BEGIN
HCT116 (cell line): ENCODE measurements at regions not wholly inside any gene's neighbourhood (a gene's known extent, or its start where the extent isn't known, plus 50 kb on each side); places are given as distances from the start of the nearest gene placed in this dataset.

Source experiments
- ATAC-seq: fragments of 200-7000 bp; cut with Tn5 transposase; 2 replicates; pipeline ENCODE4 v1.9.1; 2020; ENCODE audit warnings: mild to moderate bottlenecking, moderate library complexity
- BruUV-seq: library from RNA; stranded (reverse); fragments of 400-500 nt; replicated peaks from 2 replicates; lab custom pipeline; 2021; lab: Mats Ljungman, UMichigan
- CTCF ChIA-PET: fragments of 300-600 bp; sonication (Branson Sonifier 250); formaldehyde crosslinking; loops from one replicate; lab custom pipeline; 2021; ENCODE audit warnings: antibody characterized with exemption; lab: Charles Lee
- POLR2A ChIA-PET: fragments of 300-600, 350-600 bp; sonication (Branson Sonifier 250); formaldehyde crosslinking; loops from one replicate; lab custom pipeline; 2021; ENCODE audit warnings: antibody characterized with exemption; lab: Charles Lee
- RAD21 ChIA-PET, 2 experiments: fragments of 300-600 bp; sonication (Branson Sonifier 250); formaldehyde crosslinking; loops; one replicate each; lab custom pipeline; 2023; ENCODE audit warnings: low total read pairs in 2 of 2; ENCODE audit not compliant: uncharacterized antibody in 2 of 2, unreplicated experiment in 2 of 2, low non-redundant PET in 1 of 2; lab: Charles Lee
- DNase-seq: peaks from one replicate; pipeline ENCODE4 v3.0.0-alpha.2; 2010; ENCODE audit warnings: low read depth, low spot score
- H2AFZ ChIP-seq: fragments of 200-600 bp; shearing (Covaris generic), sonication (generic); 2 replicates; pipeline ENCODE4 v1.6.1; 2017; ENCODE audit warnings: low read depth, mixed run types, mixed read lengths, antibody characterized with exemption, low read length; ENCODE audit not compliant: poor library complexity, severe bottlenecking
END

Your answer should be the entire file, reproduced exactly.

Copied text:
HCT116 (cell line): ENCODE measurements at regions not wholly inside any gene's neighbourhood (a gene's known extent, or its start where the extent isn't known, plus 50 kb on each side); places are given as distances from the start of the nearest gene placed in this dataset.

Source experiments
- ATAC-seq: fragments of 200-7000 bp; cut with Tn5 transposase; 2 replicates; pipeline ENCODE4 v1.9.1; 2020; ENCODE audit warnings: mild to moderate bottlenecking, moderate library complexity
- BruUV-seq: library from RNA; stranded (reverse); fragments of 400-500 nt; replicated peaks from 2 replicates; lab custom pipeline; 2021; lab: Mats Ljungman, UMichigan
- CTCF ChIA-PET: fragments of 300-600 bp; sonication (Branson Sonifier 250); formaldehyde crosslinking; loops from one replicate; lab custom pipeline; 2021; ENCODE audit warnings: antibody characterized with exemption; lab: Charles Lee
- POLR2A ChIA-PET: fragments of 300-600, 350-600 bp; sonication (Branson Sonifier 250); formaldehyde crosslinking; loops from one replicate; lab custom pipeline; 2021; ENCODE audit warnings: antibody characterized with exemption; lab: Charles Lee
- RAD21 ChIA-PET, 2 experiments: fragments of 300-600 bp; sonication (Branson Sonifier 250); formaldehyde crosslinking; loops; one replicate each; lab custom pipeline; 2023; ENCODE audit warnings: low total read pairs in 2 of 2; ENCODE audit not compliant: uncharacterized antibody in 2 of 2, unreplicated experiment in 2 of 2, low non-redundant PET in 1 of 2; lab: Charles Lee
- DNase-seq: peaks from one replicate; pipeline ENCODE4 v3.0.0-alpha.2; 2010; ENCODE audit warnings: low read depth, low spot score
- H2AFZ ChIP-seq: fragments of 200-600 bp; shearing (Covaris generic), sonication (generic); 2 replicates; pipeline ENCODE4 v1.6.1; 2017; ENCODE audit warnings: low read depth, mixed run types, mixed read lengths, antibody characterized with exemption, low read length; ENCODE audit not compliant: poor library complexity, severe bottlenecking